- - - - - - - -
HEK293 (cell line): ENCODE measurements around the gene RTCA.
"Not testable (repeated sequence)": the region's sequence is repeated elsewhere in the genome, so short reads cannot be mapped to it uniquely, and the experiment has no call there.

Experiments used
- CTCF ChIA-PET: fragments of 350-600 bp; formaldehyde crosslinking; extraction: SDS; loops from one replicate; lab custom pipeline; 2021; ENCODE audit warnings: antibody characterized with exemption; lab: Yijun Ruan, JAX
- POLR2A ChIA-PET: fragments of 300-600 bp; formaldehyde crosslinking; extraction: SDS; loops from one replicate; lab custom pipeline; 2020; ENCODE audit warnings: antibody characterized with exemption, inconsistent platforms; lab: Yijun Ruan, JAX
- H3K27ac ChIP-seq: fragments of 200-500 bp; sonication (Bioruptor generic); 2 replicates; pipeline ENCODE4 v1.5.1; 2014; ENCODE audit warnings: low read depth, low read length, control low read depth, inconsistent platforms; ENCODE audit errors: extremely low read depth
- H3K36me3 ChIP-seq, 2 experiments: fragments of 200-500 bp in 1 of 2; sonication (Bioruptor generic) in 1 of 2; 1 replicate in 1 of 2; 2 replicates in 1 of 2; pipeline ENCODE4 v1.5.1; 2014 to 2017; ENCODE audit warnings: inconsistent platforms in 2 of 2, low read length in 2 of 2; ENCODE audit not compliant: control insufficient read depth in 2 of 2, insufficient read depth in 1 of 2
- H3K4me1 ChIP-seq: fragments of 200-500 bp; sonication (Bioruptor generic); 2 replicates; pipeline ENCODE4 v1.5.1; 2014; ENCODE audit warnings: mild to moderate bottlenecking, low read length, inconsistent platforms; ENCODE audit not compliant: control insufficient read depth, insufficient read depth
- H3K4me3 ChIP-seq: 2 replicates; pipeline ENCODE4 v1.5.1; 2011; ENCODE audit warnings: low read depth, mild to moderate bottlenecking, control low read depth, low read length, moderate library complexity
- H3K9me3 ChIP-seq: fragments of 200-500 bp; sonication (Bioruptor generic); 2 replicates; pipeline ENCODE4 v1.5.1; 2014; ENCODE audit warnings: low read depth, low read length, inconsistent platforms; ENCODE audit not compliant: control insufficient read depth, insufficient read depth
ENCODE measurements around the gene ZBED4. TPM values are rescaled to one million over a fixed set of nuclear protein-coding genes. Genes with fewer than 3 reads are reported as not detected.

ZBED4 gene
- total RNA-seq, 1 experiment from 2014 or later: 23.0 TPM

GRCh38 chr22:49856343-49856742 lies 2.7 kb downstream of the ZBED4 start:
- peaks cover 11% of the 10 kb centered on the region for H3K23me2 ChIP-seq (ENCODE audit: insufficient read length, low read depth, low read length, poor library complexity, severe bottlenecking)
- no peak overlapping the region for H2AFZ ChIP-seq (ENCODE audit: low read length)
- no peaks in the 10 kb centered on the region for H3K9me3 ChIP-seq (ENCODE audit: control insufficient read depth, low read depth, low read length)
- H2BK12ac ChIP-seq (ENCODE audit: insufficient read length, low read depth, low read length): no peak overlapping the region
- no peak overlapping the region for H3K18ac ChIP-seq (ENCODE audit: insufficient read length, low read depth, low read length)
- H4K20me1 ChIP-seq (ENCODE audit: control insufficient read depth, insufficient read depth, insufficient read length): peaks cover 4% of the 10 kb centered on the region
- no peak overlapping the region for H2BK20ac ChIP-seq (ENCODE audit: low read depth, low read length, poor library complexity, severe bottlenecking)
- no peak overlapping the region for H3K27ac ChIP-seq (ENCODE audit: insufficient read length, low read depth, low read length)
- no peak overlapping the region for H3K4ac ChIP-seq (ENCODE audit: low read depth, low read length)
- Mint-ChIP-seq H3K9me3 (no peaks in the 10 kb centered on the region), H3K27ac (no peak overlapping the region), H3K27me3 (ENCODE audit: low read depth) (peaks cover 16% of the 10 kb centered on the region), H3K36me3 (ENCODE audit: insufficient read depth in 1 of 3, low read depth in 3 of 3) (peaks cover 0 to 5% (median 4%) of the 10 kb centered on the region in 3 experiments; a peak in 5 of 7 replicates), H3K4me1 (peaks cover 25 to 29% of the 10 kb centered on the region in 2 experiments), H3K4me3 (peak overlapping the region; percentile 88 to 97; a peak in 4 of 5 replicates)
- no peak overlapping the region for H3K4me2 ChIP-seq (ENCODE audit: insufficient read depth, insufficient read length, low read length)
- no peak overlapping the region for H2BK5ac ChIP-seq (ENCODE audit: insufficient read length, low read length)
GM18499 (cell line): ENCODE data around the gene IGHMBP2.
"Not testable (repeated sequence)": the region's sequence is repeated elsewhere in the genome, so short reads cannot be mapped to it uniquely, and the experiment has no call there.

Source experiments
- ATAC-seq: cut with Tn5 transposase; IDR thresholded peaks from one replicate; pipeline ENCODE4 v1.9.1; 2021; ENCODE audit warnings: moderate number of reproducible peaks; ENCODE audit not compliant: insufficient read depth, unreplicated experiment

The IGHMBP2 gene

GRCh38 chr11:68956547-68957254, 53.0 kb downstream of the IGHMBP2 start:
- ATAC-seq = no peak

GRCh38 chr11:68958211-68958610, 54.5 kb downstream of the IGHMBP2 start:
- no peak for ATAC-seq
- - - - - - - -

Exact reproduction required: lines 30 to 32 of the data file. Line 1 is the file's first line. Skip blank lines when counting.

- ATAC-seq: cut with Tn5 transposase; IDR thresholded peaks from one replicate; pipeline ENCODE4 v1.9.1; 2021; ENCODE audit warnings: moderate number of reproducible peaks; ENCODE audit not compliant: insufficient read depth, unreplicated experiment

The IGHMBP2 gene

GRCh38 chr11:68956547-68957254, 53.0 kb downstream of the IGHMBP2 start: